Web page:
Even though the existence of other polymorphisms, either in the genes studied here or in other genes related to vitamin D metabolism, cannot be ruled out, we consider it a strength of our study that we included only the SNPs most likely to be associated with vitamin D metabolism in liver disease progression. We view our results as exploratory, pending further confirmation on an independent cohort to validate our findings. We decided to present SNPs reaching a 0.05 threshold, since corrections for multiple testing could be too stringent, risking the suppression of interesting findings.42, 43, 44 However, multiple measurements may incur a risk for type I errors and these results should be looked at with care. Of the 40 analyzed SNPs, eleven presented tendency towards significance, reaching a 0.05 threshold, while only rs1800469 in TGFB1 was significant after Bonferroni correction. Also, it is worth noting that the effective sample size was relatively small for all outcomes (Figure 2). It is well established that the sample size is one of the most important factors affecting the power of genetic association studies for complex phenotypes.45 The fact that weak association signals could be detected in this relatively small sample therefore suggests that these SNPs are worth investigating in larger cohorts.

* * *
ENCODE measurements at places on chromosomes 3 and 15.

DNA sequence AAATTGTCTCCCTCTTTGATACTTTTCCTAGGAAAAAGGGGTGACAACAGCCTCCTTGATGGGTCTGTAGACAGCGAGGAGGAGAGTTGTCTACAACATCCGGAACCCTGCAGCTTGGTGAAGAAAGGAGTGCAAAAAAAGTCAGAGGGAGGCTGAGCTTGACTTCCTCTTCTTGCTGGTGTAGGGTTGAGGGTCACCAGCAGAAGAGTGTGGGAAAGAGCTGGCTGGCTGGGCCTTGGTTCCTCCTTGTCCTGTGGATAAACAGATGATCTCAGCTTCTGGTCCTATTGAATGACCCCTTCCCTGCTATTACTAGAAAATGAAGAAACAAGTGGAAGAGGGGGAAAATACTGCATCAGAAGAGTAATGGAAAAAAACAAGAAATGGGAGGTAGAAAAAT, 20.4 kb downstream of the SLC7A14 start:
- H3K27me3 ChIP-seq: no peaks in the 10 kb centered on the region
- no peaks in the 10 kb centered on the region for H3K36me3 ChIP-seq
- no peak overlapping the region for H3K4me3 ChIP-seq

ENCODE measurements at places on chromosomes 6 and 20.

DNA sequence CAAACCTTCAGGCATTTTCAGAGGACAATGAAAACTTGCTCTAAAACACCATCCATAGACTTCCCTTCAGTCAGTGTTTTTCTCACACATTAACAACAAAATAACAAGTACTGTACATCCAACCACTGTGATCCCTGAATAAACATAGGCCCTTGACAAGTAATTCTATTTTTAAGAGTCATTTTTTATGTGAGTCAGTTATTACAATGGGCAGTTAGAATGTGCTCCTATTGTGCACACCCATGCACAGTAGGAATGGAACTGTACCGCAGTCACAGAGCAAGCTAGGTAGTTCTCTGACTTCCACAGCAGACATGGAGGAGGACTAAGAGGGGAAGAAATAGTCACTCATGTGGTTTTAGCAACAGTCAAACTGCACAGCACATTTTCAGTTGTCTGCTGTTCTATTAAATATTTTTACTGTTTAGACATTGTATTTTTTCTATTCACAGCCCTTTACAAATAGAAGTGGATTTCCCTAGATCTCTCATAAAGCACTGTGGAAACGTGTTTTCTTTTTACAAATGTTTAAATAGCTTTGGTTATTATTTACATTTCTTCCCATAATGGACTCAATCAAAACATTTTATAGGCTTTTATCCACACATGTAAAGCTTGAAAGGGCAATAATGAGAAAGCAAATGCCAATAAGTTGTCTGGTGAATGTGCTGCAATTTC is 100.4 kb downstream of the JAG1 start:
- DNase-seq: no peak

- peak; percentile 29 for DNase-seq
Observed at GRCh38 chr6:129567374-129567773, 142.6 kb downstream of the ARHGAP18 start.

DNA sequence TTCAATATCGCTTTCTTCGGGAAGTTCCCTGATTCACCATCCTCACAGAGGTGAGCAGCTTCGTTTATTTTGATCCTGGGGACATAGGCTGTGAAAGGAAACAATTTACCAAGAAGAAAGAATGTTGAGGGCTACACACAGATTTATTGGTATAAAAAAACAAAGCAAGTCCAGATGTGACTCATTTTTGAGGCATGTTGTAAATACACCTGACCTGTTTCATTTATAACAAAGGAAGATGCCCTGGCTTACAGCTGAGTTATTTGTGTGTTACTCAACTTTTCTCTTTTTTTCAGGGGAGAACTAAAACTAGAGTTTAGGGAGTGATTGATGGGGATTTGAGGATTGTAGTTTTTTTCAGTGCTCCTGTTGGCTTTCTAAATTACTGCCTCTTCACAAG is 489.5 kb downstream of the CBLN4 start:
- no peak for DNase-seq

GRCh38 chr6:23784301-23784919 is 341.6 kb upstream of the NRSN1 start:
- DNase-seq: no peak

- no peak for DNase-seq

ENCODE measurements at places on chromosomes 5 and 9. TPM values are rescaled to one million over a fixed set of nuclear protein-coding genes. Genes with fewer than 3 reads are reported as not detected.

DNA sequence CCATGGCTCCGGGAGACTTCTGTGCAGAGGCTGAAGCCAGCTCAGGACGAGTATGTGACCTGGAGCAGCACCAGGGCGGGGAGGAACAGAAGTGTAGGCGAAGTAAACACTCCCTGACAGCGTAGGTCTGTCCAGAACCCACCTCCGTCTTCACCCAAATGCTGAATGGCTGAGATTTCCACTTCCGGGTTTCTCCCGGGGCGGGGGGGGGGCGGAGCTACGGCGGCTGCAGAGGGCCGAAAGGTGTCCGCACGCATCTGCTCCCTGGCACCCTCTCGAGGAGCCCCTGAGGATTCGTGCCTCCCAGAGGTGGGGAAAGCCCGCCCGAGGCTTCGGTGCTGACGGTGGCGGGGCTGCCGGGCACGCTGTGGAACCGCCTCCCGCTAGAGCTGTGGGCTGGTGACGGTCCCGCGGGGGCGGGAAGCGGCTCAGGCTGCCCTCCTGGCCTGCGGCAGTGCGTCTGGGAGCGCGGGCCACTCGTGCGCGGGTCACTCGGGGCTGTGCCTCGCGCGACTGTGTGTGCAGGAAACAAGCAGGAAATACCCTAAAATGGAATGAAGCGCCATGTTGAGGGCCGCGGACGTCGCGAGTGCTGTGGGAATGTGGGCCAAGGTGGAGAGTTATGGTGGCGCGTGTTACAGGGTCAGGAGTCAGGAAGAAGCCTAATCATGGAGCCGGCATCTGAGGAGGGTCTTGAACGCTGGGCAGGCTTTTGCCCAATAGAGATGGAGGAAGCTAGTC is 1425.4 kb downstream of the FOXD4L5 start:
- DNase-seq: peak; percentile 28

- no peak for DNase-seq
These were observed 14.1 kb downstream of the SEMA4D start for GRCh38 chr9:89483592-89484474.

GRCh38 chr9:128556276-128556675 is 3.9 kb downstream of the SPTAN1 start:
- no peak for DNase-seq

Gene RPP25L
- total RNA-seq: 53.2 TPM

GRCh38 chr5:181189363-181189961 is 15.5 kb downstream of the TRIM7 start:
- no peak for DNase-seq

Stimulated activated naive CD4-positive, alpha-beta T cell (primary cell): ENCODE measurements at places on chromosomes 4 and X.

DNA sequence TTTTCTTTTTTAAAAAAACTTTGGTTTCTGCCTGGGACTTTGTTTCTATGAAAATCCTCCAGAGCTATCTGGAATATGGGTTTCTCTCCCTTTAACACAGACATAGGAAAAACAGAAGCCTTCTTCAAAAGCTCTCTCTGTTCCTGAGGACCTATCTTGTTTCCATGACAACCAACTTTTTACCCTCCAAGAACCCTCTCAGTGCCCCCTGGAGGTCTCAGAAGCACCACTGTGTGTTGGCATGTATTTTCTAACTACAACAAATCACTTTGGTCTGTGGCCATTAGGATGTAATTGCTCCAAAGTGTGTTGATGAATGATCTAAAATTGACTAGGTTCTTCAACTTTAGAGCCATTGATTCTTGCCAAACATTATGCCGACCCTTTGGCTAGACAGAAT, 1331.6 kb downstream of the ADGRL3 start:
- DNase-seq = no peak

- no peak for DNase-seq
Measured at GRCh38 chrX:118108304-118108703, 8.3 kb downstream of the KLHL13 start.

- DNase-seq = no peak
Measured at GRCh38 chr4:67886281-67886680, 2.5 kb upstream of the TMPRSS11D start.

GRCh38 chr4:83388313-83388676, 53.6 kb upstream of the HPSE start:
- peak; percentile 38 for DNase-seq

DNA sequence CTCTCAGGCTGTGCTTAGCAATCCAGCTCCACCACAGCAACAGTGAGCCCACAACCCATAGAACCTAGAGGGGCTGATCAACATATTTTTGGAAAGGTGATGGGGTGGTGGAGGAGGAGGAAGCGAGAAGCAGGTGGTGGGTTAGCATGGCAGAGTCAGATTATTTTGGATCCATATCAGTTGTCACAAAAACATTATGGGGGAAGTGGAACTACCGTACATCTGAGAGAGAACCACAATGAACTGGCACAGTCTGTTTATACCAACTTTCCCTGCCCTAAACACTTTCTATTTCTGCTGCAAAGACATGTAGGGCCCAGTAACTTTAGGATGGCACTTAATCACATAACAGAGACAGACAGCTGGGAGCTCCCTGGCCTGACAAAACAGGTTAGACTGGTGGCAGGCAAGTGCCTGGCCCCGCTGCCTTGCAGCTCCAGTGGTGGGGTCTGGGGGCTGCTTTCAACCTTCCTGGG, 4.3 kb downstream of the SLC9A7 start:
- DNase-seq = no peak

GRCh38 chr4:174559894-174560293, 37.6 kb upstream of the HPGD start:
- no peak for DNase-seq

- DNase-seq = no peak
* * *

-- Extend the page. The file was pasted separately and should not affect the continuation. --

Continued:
In conclusion, polymorphisms underlying vitamin D metabolism and effects showed a possible association with important outcomes in chronic hepatitis C. Here, we reported eleven polymorphisms that must be confirmed in a larger cohort and that could potentially be used in further studies to evaluate the role of vitamin D in chronic hepatitis C; and one rs1800469 in TGFB1 gene that was associated to hepatic decompensation in these patients.